The opening day of the week saw equities take another tumble, as Libyan protests continue to dominate the news. Yesterday, Libyan leader Moammar Gadhafi’s forces fought against anti-government rebels outside of a major oil port in the country. Due to the increasingly violent and widespread protests in the major oil producing nation, traders have prepared for the worst case scenario for oil reserves. The rich oil supply once flowing out of Libya has been brought to an abrupt halt, and no one is sure how long it will last. Oil prices continue to surge on Libyan protests, as each day brings new post-recession highs for crude [see also February ETF Flows: Commodities Are Hot, Emerging Markets Are Not].
As the price per barrel of crude makes its way to $110 per barrel and beyond, costs at the pumps have been surging as well. Since the protests began in the Middle East, “pump prices have jumped an average of 39 cents per gallon” writes Chris Kahn. This brings gas prices up to near pre-recession levels, where oil saw its historic high settle around $140 per barrel. Libya sits on the largest proven oil reserves in Africa, and averaged exports of 1.5 million barrels per day. With that supply now completely cut off, the U.S. government may instate a temporary solution to meet demand and attempt to cap prices in the short-term [see also USO vs. BNO: Explaining The Big Gaps In Oil ETF Performance].
The U.S. government currently has an emergency reserve of oil that totals about 727 million barrels known as the Strategic Petroleum Reserve. Typically the reserve is only accessed in times of emergency, and there is much debate as to whether or not our current oil situation can be classified as an ‘emergency’. “American consumers are already suffering from high energy prices and the effects of the economic downturn…In the short term, considering releasing oil … could help prevent oil prices from escalating” wrote several lawmakers in favor of accessing the reserve. The Strategic Petroleum Reserve has been tapped into twice before, once in the early 90′s during the gulf war, and once just after Hurricane Katrina when numerous pipelines and refineries were severely damaged. During the first tap in 1991, oil prices declined 33%, and in 2005 during the second tap, oil prices saw a 9% drop in the U.S. [see also Egypt ETF Still In Limbo].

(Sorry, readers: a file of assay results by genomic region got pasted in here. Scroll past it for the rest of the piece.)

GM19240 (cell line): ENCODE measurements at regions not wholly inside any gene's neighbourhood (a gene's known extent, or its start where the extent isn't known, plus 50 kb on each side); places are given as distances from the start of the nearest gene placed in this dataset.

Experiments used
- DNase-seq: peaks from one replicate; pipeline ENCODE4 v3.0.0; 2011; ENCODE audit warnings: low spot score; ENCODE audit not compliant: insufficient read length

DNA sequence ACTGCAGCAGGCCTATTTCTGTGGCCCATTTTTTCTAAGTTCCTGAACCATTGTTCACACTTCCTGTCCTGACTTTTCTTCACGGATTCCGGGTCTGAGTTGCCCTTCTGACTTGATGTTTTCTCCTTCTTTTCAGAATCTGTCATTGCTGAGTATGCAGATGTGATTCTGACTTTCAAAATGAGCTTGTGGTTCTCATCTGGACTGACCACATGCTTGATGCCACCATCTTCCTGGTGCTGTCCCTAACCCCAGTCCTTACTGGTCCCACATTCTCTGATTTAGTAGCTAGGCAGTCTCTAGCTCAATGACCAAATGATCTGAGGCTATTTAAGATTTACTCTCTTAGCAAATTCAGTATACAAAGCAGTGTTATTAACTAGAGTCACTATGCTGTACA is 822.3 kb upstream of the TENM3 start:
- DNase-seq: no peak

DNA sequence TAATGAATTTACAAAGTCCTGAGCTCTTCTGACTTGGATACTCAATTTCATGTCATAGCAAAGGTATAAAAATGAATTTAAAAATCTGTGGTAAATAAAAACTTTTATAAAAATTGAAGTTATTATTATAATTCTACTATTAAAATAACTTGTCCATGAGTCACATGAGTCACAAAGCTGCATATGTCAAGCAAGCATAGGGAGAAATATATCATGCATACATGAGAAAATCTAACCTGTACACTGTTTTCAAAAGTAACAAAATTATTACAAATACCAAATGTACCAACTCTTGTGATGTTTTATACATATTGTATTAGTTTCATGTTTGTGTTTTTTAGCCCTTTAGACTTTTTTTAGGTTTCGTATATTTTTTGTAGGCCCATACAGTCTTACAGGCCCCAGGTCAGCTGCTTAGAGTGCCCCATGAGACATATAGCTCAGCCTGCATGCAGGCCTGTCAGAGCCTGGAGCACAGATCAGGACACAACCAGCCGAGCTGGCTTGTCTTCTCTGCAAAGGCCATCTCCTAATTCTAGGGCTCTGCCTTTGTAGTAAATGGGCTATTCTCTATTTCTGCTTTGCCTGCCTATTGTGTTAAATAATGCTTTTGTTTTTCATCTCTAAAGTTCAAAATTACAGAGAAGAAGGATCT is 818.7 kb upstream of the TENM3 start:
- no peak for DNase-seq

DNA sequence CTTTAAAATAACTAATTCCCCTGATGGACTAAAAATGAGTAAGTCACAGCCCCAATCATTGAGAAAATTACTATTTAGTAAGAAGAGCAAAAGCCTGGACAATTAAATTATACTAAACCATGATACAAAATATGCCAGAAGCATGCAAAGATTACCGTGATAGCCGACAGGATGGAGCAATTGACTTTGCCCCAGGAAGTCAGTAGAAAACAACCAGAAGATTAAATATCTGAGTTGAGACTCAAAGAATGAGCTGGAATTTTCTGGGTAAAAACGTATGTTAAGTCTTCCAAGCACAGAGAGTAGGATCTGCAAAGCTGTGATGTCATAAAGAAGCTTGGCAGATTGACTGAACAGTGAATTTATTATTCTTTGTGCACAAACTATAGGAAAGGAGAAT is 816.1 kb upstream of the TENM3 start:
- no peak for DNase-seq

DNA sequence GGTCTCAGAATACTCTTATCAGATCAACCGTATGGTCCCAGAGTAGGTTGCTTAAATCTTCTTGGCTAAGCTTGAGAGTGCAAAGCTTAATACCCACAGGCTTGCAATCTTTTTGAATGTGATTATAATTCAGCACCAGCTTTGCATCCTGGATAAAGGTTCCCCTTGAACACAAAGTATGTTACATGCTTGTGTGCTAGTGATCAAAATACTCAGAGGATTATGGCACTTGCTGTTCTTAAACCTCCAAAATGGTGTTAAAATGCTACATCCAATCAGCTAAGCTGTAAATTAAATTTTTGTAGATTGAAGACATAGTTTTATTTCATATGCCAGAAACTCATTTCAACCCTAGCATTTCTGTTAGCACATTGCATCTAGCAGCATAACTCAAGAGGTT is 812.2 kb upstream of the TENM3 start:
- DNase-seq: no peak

In light of these major oil concerns, today’s ETF to watch will be the United States Oil Fund (USO). This ETF tracks changes in the price of light, sweet crude oil, as measured by the changes in price of the futures contract on light, sweet crude oil traded on the New York Mercantile Exchange. USO is one of the most popularly traded ETFs, making our list of Top 25 ETFs By Trading Volume, exchanging hands an average of over 12 million times a day. This ETF has enjoyed the surge in oil prices this year, as it has gained roughly 10% in 2011. Yesterday, this fund traded over 22 million shares, nearly twice its average, so it will be an important ETF to watch as the market unfolds today. Should the government announce plans to tap into the reserve it could push USO sharply lower at least in the short-term. If, however, the government decides to hold the reserves and if the situation in the Middle East continues to deteriorate, look for USO to continue its ascent higher on the day.
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Disclosure: No positions at time of writing.